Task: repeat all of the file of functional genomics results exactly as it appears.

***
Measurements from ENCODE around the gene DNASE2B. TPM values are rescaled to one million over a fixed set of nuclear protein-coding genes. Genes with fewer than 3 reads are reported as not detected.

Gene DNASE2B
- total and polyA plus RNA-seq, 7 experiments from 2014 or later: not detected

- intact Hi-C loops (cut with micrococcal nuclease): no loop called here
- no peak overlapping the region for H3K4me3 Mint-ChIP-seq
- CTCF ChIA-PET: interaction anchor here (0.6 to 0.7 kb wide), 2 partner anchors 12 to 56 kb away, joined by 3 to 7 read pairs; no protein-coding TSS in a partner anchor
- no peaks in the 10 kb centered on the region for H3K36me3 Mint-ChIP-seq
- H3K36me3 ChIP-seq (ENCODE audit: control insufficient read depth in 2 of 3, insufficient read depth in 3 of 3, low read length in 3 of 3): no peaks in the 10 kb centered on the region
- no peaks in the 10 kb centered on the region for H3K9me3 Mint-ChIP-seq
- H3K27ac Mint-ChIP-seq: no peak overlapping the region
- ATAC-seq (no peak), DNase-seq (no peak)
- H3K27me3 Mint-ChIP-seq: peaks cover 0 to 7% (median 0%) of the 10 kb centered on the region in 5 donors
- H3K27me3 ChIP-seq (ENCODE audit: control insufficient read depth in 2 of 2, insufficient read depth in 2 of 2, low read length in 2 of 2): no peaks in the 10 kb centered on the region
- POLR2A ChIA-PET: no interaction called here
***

Measurements from ENCODE around the gene DNASE2B. TPM values are rescaled to one million over a fixed set of nuclear protein-coding genes. Genes with fewer than 3 reads are reported as not detected.

Gene DNASE2B
- total and polyA plus RNA-seq, 7 experiments from 2014 or later: not detected

- intact Hi-C loops (cut with micrococcal nuclease): no loop called here
- no peak overlapping the region for H3K4me3 Mint-ChIP-seq
- CTCF ChIA-PET: interaction anchor here (0.6 to 0.7 kb wide), 2 partner anchors 12 to 56 kb away, joined by 3 to 7 read pairs; no protein-coding TSS in a partner anchor
- no peaks in the 10 kb centered on the region for H3K36me3 Mint-ChIP-seq
- H3K36me3 ChIP-seq (ENCODE audit: control insufficient read depth in 2 of 3, insufficient read depth in 3 of 3, low read length in 3 of 3): no peaks in the 10 kb centered on the region
- no peaks in the 10 kb centered on the region for H3K9me3 Mint-ChIP-seq
- H3K27ac Mint-ChIP-seq: no peak overlapping the region
- ATAC-seq (no peak), DNase-seq (no peak)
- H3K27me3 Mint-ChIP-seq: peaks cover 0 to 7% (median 0%) of the 10 kb centered on the region in 5 donors
- H3K27me3 ChIP-seq (ENCODE audit: control insufficient read depth in 2 of 2, insufficient read depth in 2 of 2, low read length in 2 of 2): no peaks in the 10 kb centered on the region
- POLR2A ChIA-PET: no interaction called here